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Old 08-01-2008, 11:16 AM   #1
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Default Secrets to RC

I made this thread to hope to get people to help others and give tips to making your car go faster and ride more efficiently....so please give your secrets to the RC world..
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Old 08-01-2008, 11:19 AM   #2
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When practicing racing, try to be as smooth and consistent as possible. Don't just try to go fast and end up crashing every othre lap. Go as fast as you can without crashing and practice consistency, then go up from there.

Something like that?
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Old 08-01-2008, 11:22 AM   #3
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....take your RTR apart, completely apart - and figure out and learn how everything works, where everthing goes, as well as considering that rountine maintenance (knocking the big hunks of dirt off doesn't count) is part of the hobby instead of it being an inconvenience and not waiting until it blows up or breaks to do anything......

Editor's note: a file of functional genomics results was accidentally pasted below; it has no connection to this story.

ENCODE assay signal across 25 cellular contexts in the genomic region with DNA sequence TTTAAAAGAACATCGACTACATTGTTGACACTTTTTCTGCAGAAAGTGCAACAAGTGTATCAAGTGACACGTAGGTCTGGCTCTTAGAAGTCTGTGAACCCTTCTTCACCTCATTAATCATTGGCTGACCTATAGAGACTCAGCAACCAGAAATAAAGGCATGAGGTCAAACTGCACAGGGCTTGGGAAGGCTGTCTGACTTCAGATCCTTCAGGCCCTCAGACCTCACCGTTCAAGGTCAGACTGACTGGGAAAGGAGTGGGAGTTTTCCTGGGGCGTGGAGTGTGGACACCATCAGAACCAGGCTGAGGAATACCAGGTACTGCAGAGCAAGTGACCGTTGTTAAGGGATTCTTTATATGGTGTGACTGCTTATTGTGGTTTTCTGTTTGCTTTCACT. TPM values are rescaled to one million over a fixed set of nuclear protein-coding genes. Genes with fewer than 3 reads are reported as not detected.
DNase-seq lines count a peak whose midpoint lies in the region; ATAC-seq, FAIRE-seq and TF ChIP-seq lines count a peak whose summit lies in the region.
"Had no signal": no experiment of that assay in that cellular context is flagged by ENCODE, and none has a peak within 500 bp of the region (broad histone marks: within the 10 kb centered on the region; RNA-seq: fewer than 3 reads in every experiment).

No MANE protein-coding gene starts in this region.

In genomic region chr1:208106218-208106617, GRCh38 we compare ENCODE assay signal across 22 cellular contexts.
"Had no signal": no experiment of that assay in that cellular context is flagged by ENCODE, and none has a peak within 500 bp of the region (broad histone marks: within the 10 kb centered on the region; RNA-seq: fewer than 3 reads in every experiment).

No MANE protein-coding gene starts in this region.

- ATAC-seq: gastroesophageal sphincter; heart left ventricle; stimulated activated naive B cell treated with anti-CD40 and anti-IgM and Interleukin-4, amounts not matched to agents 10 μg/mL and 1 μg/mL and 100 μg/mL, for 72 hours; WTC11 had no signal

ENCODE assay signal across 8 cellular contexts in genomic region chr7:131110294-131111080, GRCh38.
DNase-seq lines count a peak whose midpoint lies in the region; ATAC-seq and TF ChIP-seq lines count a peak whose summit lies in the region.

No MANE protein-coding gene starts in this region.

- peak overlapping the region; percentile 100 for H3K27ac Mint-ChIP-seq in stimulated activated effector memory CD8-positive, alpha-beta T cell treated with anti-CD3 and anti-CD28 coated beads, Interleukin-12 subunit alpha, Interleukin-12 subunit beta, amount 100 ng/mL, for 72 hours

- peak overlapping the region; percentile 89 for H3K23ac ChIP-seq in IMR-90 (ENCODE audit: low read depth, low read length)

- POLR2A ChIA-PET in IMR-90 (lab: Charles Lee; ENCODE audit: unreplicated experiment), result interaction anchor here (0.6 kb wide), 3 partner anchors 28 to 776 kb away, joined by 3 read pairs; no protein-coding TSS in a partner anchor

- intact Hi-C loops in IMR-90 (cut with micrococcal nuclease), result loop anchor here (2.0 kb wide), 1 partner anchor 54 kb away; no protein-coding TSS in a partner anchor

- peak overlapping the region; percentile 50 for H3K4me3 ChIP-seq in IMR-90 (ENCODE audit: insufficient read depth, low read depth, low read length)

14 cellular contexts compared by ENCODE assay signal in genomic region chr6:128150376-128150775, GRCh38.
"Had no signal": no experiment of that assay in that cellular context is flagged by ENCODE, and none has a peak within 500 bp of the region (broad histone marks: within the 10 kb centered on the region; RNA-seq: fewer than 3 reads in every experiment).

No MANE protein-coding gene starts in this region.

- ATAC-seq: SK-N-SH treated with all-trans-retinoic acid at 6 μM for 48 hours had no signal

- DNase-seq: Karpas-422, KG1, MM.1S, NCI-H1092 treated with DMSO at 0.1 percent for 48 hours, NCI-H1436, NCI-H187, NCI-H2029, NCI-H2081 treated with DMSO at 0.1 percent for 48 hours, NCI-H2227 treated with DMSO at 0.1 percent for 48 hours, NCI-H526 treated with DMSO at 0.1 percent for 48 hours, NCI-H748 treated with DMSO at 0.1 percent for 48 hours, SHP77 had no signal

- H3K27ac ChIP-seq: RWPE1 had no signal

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Old 08-01-2008, 11:32 AM   #4
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....take your RTR apart, completely apart - and figure out and learn how everything works, where everthing goes, as well as considering that rountine maintenance (knocking the big hunks of dirt off doesn't count) is part of the hobby instead of it being an inconvenience and not waiting until it blows up or breaks to do anything......
Who let this tool back in? The kid doesn't have a RTR, he knows how to wheel. But nice try on being a condescending prick.
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Old 08-01-2008, 11:38 AM   #5
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Who let this tool back in? The kid doesn't have a RTR, he knows how to wheel. But nice try on being a condescending prick.
Did you actually read the first post, or comprehend the idea of the thread, or are you once again doing the CP bit yourself -- that, by the way, you've got down pat!!!
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Old 08-01-2008, 11:49 AM   #6
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Who let this tool back in? The kid doesn't have a RTR, he knows how to wheel. But nice try on being a condescending prick.


Nice Try?

He seems to have it down pat!